SPIS Toolbox - Finance - Glossary

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Position in balance sheet which represents what a company owns.
Capital expenditures (CAPEX)
Are one-time expenses. Normally they are long-term investments in non-consumable parts of the business, for example money that is spent on pump, panels, machines, etc.
Cash Inflows
All cash receipts realized within a given period (e.g. from sales).
Cash Flow The incoming and outgoing cash of a business. Cash outflows are considered as negative cash flows and cash inflows as positive ones.
Cash Outflow
Outgoing cash, all cash payments realized during a given period (e.g. for buying production inputs, loan installments, buying equipment).
Payable occurring from past credit (money owed to suppliers for expenses).
Property or other assets that a borrower offers a lender to secure a loan.
Credit Sales
Sales made without receiving cash.
Current Assets
Cash and other assets which are expected to be converted into cash or consumed during the normal operating cycle of a business.
Receivables occurring from past credit sales.
A cost charged against fixed assets for their replacement.
Note: “depreciation” is one of the few expenses for which there is no associated outgoing cash flow.
Expenses / expenditure
Payment of cash or cash equivalent for good or services received. Cost of resources used up or consumed by the activities of the business.
Finished Good Stock
An inventory of final products ready for sale.
Financial Viability
Ability to generate sufficient income to meet operating expenditure, financing needs and, ideally, to allow profit generation. Financial viability is usually assessed using the Net Present Value (NPV) and Internal Rate of Return (IRR) approaches together with estimating the sensitivity of the cost and revenue elements. Both NPV and IRR are the most commonly used decision criteria of a cost-benefit analysis.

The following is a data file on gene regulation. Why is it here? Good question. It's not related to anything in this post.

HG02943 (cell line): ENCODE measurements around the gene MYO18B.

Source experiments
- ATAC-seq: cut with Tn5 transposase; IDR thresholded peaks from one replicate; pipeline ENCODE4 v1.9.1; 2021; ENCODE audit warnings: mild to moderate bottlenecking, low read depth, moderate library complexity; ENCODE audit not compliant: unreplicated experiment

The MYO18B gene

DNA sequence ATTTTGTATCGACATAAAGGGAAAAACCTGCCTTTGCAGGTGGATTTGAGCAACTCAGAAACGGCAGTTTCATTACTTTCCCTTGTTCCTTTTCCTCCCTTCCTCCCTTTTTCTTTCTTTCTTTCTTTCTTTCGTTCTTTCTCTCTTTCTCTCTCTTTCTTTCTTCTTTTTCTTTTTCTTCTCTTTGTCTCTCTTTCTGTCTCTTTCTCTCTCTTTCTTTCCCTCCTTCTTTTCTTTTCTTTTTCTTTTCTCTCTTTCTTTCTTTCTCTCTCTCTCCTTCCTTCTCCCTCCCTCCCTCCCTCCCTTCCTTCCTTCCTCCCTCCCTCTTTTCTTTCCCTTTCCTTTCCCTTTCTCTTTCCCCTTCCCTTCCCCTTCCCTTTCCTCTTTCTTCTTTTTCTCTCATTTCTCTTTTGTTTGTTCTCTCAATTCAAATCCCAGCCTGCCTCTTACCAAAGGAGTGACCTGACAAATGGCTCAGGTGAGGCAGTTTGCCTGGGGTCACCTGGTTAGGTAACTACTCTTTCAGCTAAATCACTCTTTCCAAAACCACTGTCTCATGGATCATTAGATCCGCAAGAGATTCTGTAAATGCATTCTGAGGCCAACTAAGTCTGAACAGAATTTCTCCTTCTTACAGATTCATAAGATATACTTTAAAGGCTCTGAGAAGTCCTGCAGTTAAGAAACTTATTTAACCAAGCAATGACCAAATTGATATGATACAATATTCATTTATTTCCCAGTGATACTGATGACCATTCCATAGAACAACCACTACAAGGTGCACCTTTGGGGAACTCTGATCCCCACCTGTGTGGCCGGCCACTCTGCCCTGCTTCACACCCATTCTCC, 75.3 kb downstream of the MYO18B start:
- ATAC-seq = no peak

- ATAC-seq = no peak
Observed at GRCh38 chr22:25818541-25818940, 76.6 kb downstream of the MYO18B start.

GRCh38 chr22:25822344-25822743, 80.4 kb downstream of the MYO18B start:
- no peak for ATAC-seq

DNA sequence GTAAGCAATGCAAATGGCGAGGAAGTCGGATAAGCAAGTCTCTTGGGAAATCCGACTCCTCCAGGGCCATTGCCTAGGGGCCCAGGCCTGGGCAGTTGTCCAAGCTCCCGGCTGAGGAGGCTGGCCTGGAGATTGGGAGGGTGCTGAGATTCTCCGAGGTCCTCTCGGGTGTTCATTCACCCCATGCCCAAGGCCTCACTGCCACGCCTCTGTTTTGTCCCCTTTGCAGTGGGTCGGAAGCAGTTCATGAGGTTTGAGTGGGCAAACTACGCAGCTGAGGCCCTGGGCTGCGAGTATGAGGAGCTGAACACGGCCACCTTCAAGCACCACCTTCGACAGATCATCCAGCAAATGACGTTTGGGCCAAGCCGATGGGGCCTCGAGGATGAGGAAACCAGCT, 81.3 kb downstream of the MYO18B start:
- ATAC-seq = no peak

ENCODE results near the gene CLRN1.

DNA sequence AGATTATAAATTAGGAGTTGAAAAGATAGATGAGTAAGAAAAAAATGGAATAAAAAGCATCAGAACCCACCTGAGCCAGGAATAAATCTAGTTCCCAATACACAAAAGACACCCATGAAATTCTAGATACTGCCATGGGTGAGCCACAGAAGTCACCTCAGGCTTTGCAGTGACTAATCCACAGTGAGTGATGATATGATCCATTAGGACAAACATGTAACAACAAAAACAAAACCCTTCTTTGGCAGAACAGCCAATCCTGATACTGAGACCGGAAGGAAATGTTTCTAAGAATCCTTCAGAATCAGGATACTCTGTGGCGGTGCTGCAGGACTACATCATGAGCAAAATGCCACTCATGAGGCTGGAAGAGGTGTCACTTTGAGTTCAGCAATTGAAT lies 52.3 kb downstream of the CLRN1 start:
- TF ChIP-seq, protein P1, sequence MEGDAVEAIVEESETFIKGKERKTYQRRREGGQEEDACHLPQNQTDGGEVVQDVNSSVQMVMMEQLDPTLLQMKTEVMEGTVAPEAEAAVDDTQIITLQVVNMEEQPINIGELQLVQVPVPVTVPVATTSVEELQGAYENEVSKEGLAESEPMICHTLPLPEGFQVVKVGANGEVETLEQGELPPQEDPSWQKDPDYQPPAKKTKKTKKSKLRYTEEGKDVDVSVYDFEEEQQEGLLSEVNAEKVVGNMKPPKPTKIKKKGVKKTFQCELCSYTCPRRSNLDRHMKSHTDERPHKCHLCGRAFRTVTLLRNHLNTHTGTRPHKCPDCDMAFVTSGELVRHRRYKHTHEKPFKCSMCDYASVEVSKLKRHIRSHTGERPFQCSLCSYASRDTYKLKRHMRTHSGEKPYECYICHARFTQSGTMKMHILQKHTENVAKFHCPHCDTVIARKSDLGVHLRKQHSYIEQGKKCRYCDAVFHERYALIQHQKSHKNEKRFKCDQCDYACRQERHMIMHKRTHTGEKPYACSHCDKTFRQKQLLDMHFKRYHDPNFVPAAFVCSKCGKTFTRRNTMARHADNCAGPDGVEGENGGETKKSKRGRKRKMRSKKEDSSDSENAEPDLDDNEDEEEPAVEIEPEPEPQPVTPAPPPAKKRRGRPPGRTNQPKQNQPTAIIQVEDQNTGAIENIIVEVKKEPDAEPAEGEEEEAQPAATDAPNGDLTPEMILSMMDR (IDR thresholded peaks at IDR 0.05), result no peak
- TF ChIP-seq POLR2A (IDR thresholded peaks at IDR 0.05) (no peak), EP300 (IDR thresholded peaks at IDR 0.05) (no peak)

Fixed Assets
Assets required for long-term use and for physical use in the business (machinery, buildings, office equipment, cars, etc.).
Fixed Cost
Costs that do not vary with the level of production.
Fixed Investment
Investment made in fixed assets (e.g. machinery).
Gross Margin
Gross income minus gross expenses.
Income is money generated from the activities of the business.
The rate at which the general level of prices for goods and services is rising and, consequently, the purchasing power of currency is falling.
Internal Rate of Return
Gives the discount rate over the life-span of a capital investment; i.e. the profit rate generated by a certain investment (amount) over its life-span. By calculating IRR of a project you can answer the question whether the money is well spent or if less risky investment alternatives might be more profitable in the long run, e.g. putting the money on a bank account to get interest on it.
Claims by creditors against the assets of a business.
Life Cycle Costing
A technique for evaluating total cost of ownership to compare different alternatives.
Material Stocks
An inventory of all raw materials not yet used in production.
Net Present Value
Determines the present worth of an investment by discounting the cash inflows and cash outflows generated by this investment over its life-span. For the determination of the NPV you need to define the expected life span of the investment as well as a discount factor, which might be near to the interest rate on deposits. You could also use the NPV for comparison of alternative investment options.
Net Working Capital Current Assets minus Current Liabilities.
Operating expenses (OPEX)
Are the ongoing costs for running a business that are related with the operation and maintenance. They are the expenses related to the production activity of the business and they are divided into fixed and variable costs.
Payback Period (PP)
The length of time required to recover the cost of an investment.
Income minus expenses. It is stated in the income statement (or Profit and Loss Statement), which reports a company's revenue, expenses, and net income over a period of time.
Raw Material Purchases
Cost incurred on purchase of raw material
Is the income earned by a business typically through selling goods/products or services.
Variable Cost
Cost that varies directly with the level of production delivered.